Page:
Blackness deserves to be understood as something more than the consequences of how it exists in a white supremacist world.


By Inigo Laguda

It is the most enthralling and excruciating time to be Black. Recently, it seems, some have managed access to glide through avenues that were previously concealed from us—to break down walls that were once erected to ostracize us. We are in the belly of a Black artistic renaissance and some of these shifting tides are joyous to watch. We are flooding onto magazine covers. The silver screen has a vivid range of our stories being told. The littler screen is forming and fleshing out more of our narratives than ever before. Slowly, we are being more and more seen.

But just as the draping trees and tranquil swamp-waters of the southern Bayou once served as an eerily mesmerizing backdrop for the unrelenting violence that enslaved peoples faced as they toiled tirelessly nearby—the painful reality of being Black is one of a dual existence. Victory is juxtaposed with defeat, and joy is never further than a stones throw from pain.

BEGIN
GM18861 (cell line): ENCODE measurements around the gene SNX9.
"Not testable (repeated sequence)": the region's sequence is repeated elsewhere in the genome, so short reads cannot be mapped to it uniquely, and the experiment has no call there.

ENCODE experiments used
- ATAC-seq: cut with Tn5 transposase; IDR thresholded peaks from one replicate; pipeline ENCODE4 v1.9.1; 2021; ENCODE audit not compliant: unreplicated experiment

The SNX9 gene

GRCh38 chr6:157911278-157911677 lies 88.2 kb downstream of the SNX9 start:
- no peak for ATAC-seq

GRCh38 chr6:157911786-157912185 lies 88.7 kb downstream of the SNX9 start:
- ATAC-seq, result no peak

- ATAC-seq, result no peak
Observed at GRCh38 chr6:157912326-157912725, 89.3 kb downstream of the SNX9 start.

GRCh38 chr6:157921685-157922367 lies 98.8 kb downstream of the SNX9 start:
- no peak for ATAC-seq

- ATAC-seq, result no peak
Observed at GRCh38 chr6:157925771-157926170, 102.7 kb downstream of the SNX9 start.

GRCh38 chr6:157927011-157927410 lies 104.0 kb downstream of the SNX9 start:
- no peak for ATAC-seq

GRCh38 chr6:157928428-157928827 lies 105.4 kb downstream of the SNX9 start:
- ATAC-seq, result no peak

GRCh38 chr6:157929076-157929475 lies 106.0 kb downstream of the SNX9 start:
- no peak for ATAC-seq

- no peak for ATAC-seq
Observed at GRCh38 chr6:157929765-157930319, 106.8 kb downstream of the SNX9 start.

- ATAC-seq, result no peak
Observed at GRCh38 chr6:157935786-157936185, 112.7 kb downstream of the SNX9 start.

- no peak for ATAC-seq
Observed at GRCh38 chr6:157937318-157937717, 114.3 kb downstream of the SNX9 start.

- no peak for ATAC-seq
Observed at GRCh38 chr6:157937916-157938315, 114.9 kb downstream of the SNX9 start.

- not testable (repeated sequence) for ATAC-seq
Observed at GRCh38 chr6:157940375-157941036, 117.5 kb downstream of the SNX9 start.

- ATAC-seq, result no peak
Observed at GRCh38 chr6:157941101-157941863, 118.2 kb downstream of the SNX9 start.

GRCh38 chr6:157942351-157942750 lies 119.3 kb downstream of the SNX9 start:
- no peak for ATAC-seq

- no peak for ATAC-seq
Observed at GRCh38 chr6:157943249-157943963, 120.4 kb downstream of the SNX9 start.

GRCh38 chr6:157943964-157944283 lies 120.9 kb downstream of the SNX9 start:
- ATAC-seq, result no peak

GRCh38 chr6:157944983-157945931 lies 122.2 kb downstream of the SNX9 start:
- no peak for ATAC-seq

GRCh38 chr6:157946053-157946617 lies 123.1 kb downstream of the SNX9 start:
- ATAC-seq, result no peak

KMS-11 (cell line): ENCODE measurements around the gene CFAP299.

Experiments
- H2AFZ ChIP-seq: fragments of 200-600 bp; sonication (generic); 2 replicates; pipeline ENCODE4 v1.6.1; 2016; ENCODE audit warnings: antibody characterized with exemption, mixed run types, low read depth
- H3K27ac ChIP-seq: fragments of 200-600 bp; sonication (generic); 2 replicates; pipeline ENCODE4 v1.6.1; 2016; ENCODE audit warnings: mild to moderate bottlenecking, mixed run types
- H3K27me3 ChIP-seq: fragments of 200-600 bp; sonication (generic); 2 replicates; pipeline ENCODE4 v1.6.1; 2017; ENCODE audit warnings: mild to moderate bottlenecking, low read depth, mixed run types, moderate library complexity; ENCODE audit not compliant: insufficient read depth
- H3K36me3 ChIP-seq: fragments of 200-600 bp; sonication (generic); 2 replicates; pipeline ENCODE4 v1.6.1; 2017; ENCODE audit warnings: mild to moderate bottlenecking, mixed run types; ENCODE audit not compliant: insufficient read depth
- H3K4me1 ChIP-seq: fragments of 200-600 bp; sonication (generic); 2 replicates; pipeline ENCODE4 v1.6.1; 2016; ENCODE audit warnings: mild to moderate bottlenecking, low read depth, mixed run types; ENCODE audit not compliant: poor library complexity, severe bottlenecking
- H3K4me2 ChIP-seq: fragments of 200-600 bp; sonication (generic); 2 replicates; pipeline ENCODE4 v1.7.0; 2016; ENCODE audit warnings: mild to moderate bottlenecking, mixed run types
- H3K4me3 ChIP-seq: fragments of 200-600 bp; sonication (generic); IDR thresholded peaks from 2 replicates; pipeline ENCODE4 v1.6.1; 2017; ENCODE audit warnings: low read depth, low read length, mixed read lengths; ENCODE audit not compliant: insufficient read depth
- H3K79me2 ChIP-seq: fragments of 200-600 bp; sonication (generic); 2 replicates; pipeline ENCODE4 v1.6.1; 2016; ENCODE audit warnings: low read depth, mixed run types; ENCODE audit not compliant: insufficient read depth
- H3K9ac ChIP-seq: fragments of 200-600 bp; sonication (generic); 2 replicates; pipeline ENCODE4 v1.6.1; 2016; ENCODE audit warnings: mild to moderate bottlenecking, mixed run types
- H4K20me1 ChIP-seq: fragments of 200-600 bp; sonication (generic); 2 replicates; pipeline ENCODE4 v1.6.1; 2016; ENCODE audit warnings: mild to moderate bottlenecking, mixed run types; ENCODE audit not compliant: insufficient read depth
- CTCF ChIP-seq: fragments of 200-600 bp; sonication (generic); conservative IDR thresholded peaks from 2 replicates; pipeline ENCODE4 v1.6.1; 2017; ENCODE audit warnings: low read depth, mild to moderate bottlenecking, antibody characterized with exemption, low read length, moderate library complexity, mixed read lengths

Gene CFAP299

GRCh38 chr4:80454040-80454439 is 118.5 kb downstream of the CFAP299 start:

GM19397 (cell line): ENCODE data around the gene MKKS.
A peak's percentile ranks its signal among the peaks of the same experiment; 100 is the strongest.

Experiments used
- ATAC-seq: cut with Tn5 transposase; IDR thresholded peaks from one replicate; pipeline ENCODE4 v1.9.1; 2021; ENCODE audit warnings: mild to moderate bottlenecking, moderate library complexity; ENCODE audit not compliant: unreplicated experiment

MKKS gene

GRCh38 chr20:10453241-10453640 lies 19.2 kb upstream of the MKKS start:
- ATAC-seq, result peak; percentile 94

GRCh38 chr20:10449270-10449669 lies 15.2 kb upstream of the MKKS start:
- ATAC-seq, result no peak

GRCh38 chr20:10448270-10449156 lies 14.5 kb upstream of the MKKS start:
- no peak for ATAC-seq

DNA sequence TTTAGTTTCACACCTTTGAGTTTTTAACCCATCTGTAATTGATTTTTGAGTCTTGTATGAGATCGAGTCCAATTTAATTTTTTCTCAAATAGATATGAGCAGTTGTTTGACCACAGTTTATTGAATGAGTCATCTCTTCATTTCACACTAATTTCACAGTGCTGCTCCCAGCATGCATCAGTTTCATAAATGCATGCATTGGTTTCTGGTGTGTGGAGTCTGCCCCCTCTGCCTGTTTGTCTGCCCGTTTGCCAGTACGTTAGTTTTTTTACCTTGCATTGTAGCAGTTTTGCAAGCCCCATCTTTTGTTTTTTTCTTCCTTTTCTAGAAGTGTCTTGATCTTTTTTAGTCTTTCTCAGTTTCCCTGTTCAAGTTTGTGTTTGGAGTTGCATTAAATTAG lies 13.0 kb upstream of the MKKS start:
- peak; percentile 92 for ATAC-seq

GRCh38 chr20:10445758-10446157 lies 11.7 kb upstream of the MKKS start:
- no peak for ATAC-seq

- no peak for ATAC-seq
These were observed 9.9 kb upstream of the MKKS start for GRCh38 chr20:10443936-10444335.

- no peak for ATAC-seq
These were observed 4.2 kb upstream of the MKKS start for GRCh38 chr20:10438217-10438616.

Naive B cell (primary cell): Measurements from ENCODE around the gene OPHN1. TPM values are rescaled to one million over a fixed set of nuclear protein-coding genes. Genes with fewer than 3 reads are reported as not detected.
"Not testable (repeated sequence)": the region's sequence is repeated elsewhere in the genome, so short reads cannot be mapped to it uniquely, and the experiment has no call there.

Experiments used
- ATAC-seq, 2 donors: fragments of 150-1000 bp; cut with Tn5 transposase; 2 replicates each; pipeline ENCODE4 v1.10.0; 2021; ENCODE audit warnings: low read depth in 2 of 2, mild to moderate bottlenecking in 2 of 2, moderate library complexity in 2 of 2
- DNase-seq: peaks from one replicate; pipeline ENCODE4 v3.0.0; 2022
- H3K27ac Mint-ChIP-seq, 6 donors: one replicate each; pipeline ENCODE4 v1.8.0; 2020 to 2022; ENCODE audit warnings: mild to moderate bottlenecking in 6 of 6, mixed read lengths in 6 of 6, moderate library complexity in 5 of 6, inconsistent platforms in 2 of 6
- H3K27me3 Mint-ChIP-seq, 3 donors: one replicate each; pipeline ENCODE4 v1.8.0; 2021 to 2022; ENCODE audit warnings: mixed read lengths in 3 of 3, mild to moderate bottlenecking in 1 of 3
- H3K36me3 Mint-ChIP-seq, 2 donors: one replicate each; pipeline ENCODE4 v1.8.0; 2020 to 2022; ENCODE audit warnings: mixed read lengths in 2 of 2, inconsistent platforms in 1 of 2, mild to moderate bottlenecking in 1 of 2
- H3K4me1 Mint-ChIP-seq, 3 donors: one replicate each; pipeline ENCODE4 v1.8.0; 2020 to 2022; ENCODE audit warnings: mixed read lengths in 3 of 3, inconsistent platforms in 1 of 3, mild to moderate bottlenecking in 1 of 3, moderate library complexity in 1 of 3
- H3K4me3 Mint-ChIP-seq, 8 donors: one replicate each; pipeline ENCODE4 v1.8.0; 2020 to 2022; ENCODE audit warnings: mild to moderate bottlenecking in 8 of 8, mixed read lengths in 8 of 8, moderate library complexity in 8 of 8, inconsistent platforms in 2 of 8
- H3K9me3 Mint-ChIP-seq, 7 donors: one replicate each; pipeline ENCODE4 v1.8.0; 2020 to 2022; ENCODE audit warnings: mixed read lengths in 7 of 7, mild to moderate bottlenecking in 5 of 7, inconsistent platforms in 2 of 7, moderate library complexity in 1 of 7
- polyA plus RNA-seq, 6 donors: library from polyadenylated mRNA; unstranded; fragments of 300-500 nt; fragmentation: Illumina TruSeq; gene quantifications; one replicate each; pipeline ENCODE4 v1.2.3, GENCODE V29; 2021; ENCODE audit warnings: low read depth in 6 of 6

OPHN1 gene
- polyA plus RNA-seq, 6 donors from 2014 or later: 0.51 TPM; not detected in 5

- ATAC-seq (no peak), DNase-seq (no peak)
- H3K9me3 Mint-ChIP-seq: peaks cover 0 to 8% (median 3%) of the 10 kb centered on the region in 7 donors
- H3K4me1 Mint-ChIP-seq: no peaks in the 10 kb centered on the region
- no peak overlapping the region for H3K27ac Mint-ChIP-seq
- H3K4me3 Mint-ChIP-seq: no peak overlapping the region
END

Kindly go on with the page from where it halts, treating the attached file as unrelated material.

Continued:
From outlandishly-justified police killings and white people’s penchant for 911 button trigger-happiness, to mass incarceration, the Grenfell fire and the Windrush scandal, it would seem that both interpersonally and communally, other people seeing Blackness is continuously followed by, at best, discomfort and anxiety. At worst, it prompts a psychological need to be subdued, a harsh reality that extends not only across the pond, but throughout the entire diaspora.

In the wake of such a dizzying juxtaposition of suffering and celebration, I often find myself questioning how something so widely understood as wondrous is always subjected to such violence? How can something be so loveable and hateable at the same time? Why is the nature of Blackness so globally sought-after if also oppressed?

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I often say that whiteness is a police-guarded, gated community and Blackness is something of a street party. This is because to be white is to be initiated into a community of institutionally protected power, a power that is upheld by fluid rules and regulations that bend to white whims, a power that is only reachable by invitation and rigorous security checks (which often are exams of anti-Blackness). No matter how hard we labour, the most unambiguously Black amongst us could never bleach their way into whiteness or behave our way into it.